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Totally Not Gay Republican Aaron Schock demonstrates his surfing skills while flashing his washboard abs (real or spray-on — you decide) in a Defiant Demonstration of Absolute Heterosexuality.

For nothing’s straighter than a surfer, right folks?

Meanwhile in related news SF Gate has discovered an interesting passage in the much-maligned Forcing the Spring: Inside the Fight for Marriage Equality

The trial that led to the legalization of same-sex marriage in California included harrowing testimony by a gay man who had undergone “conversion” therapy to try to turn him straight.

VW

[The Book] describes Walker blinking back tears as he listened to the man’s testimony in 2010, recalling the therapy he had undergone three decades earlier to try to unsnarl uncertainties about his own sexual orientation – but it was a nightmare not revealed publicly until now.

In the late 1970s, when he was a lawyer in his early 30s, Walker says in the book, he had never had a relationship with a man, knew that an acknowledgment of homosexuality would hurt his career and decided “to see a psychiatrist about my … affliction.”
Becker writes that Walker told her the psychiatrist – after some counseling that Walker no longer remembers in any detail – ultimately determined he was not actually gay because he had not yet had sex with a man.
“And he pronounced me cured,” recalled Walker – who “wanted badly to believe that was true,” the book says.

It wasn’t. And the whole experience boiled up again in unwelcome memories for Walker in 2010 when 26-year-old Ryan Kendall of Denver took the stand at the Prop. 8 trial.
That’s when Kendall described how his parents, who had learned about his sexual orientation from his diary, forced him to see a Christian therapist in Southern California at age 14. After a year and a half of insulting and abusive therapy, Kendall ran away from home and spent the next decade depressed and periodically contemplating suicide, he testified.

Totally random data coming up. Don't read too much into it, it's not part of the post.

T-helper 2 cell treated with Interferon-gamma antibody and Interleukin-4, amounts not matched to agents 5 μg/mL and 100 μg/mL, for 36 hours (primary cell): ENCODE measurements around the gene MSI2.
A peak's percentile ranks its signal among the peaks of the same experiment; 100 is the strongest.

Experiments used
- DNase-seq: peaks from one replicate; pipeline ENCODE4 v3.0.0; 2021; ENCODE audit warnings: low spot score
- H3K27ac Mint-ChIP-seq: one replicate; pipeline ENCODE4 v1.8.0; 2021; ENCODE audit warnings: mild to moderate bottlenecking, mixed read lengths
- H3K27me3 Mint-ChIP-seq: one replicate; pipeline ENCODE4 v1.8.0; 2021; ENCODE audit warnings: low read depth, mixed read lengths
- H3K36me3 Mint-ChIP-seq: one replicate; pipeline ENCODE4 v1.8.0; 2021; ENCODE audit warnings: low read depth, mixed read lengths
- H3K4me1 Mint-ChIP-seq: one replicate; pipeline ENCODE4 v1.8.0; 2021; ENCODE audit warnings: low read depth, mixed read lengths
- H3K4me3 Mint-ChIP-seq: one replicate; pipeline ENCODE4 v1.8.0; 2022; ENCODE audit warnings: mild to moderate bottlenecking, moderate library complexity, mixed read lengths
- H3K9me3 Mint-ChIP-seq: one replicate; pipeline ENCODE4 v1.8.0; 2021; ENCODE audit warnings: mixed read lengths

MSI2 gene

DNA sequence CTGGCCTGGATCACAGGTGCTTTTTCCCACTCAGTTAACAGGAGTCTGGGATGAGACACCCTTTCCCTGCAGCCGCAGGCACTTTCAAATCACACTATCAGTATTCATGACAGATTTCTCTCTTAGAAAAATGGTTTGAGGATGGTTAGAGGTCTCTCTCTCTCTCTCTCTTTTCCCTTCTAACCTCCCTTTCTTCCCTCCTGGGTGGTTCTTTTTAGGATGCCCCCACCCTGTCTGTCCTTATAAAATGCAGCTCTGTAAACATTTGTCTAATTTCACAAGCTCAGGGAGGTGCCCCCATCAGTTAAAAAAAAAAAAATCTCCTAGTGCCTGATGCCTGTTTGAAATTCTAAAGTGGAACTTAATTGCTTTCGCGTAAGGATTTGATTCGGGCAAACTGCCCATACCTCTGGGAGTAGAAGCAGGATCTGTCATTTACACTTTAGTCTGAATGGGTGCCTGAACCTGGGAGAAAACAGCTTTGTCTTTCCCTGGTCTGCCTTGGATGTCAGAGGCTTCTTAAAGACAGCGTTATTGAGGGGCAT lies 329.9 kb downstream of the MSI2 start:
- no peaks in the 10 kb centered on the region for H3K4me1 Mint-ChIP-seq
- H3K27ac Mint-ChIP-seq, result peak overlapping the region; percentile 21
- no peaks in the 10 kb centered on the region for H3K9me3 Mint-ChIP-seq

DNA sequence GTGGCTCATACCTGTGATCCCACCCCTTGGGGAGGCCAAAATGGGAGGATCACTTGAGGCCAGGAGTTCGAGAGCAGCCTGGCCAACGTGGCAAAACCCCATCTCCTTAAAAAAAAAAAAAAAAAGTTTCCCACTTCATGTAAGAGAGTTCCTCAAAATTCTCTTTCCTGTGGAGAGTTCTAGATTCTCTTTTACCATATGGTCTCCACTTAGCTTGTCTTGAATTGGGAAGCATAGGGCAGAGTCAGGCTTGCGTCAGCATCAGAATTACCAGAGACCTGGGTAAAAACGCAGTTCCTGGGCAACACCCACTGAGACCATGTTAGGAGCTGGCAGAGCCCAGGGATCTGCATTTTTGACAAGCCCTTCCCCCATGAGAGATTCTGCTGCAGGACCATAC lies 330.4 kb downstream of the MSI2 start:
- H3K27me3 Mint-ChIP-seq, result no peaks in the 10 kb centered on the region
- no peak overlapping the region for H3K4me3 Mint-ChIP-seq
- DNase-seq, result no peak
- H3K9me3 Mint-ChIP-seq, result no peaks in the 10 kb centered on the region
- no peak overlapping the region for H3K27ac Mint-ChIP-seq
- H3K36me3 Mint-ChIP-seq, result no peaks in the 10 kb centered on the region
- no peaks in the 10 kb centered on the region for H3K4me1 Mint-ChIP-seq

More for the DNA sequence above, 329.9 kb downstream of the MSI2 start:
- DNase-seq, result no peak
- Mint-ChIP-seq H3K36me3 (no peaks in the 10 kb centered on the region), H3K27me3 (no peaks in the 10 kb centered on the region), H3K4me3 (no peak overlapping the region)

It was “the most touching testimony at trial,” Walker told Becker.

The “conversion” therapy episodes are among several the book reveals as Walker recalls his internal struggles over his sexuality – and whether, or how, to disclose it.
He says he had “faux romances” with women, entered his first relationship with a man in his late 30s, and was thinking of coming out publicly – but pulled back when he found himself representing the U.S. Olympic Committee in a trademark suit against a San Francisco organization that wanted to call its athletic competition the Gay Olympics.

Walker won that case, but his tactics led gay rights groups to oppose his nominations to the federal court, by Ronald Reagan in 1987 and by George H.W. Bush in 1989.
After some years on the bench, as Becker describes it, he “began to live a little more openly,” occasionally visiting a gay bar, and being seen at social events with his partner, a physician. But he went public with his orientation only in April 2011, more than two months after his retirement.

Sing us out kids! (You too Aaron)